Reaching out to local companies is another great way of reaching a large group of buyers who match your Buyer Personas. The most obvious approach is to reach out to all the companies near your business. After you have reached out to the closest companies and start expanding your search, it can get a bit overwhelming to just randomly cold call. Reaching out in a more niche-based approach can make it more fun for the salesperson and successful in closing deals faster.
For example, our club in Greenwood Village is also in the Denver Tech Center, a home to many of the oil, gas, mining and technology companies prevalent in our area. We find many of our members work in those industries. So our sales team has actively reached out to those companies. Another way to do this is to pull a report from your member database which shows you what companies you have the most employees from and target those companies and industries. An excellent approach is to have a salesperson reach out to a member who could help facilitate a meeting with the right contact at their business.
Another idea is to find the right business culture match. We have some entertainment companies nearby and all the executives are members here. They all workout together and take Boot Camp; it really is a part of their corporate culture to work out and have fun. These are high-value options to target because of the parallel brand connection due to their lifestyle choices. The key here is to look for the employee club match.
For example, during the time I worked for Equinox Fitness in New York City, I personally shopped at Kiehl’s, which at the time was a small family-owned skin-care company in the East Village. I also walked past it on my way to work. As I got to know some of the staff, I also saw a few of them at the Equinox location where I worked. So I reached out to them, gave them guest passes and they all came to the club and loved it. The team enjoyed the club so much I sent a corporate proposal to their owner and the staff shared their experiences with the owner. They felt providing memberships to the staff would be a great idea and a great high-value benefit to them, and the club and company proved to be the right brand match.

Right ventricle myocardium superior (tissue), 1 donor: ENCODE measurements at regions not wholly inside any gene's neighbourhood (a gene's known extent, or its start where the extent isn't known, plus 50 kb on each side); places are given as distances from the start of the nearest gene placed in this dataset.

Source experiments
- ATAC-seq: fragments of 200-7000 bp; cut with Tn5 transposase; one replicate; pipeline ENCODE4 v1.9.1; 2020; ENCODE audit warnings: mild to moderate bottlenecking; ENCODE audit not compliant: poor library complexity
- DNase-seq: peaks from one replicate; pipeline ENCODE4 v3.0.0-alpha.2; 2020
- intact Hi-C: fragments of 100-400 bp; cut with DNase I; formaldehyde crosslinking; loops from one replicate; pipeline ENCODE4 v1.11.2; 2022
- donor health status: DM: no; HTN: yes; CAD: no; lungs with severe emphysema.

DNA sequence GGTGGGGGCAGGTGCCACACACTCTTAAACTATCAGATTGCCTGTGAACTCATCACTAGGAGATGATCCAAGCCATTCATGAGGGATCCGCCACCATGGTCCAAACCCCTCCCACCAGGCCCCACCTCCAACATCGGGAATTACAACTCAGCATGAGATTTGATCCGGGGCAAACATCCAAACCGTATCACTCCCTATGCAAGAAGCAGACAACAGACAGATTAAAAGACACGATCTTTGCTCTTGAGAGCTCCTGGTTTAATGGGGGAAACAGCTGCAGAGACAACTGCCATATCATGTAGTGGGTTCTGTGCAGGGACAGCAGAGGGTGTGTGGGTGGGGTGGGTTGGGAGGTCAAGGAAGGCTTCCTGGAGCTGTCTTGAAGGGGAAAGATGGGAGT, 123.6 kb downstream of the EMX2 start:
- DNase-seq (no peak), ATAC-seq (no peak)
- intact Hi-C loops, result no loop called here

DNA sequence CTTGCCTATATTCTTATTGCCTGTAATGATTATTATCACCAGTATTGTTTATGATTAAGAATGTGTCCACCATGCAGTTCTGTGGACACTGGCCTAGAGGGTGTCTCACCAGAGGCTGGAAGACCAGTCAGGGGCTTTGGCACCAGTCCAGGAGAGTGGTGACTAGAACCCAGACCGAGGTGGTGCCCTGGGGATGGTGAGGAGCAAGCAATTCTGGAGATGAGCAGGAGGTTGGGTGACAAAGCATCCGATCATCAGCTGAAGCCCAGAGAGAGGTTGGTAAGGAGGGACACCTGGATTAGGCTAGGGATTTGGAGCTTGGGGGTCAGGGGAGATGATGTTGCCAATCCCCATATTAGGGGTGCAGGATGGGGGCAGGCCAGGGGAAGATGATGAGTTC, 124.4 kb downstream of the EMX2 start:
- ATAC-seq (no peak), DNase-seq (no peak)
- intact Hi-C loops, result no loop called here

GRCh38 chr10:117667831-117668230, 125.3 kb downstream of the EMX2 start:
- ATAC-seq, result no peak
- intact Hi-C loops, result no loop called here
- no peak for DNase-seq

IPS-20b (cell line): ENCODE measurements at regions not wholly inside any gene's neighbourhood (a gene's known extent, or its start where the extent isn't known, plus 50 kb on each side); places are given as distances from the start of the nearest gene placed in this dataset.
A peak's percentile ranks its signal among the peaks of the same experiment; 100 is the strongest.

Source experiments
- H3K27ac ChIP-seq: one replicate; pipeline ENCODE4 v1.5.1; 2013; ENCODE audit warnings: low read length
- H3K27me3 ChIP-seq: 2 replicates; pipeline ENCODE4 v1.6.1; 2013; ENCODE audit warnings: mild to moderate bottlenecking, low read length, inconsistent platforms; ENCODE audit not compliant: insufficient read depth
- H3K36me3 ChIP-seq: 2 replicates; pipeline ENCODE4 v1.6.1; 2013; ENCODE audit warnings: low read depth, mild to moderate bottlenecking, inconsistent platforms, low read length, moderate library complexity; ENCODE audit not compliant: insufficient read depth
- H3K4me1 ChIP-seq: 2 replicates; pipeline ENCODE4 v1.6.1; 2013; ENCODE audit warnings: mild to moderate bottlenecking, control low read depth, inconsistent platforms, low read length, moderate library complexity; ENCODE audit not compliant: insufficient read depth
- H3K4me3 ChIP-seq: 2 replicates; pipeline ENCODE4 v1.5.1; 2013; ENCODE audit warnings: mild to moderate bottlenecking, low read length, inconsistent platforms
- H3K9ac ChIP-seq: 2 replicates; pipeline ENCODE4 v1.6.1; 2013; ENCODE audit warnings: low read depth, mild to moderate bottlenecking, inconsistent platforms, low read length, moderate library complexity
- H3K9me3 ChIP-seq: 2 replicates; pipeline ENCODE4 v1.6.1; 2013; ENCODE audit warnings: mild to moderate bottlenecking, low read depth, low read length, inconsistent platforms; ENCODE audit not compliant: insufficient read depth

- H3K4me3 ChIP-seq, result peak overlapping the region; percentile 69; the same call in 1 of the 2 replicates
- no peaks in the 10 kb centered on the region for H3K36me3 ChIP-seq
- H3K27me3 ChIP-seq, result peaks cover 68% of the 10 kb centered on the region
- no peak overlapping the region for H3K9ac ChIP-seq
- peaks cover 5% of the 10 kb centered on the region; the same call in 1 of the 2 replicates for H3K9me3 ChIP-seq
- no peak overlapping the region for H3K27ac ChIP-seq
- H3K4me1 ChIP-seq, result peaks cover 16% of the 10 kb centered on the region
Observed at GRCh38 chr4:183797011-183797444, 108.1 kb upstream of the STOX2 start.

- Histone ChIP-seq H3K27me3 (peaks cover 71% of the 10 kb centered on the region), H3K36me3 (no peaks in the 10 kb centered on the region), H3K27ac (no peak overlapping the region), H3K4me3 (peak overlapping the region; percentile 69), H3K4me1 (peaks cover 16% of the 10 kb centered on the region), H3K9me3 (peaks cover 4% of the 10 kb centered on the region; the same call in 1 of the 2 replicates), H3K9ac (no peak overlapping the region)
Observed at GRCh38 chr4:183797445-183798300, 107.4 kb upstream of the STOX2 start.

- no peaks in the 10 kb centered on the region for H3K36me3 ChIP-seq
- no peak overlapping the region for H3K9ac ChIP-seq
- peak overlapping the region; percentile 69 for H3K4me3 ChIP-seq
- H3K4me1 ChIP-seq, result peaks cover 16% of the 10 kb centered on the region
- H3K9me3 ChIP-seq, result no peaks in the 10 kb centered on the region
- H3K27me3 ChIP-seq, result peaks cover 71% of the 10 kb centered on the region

While at Crunch in NYC, I reached out to Betsy Johnson, a hip and very funky apparel company. Their culture was fun and a great match for Crunch. After contacting them and setting up visits for their staff, we developed a corporate relationship soon after. Crunch was the right fit for their fun staff. Another good brand connection was Diesel Clothing, a cool, uptown clothing company that was hip and trendy, and Crunch was the right gym fit for Diesel employees. Knowing the culture, style and employees that worked for these brands made it very easy to get a corporate relationship started; it made sense because of the similar brand culture.
In summary, at the beginning of the month, start your corporate outreach with the following strategies: 1) find businesses with local influencers and make a fun happy hour open house for them at your business, tour them around and get to know them, 2) pull a report of member’s employers and find common industries or companies that are already at your club and reach out to them, then find similar industries and duplicate the process, 3) find employers that have similar brand culture matches with your club and start corporates that have a common connection.
Tiffany Slitkin Levine is the director of marketing and public relations at Greenwood Athletic and Tennis Club in Greenwood Village, Colorado.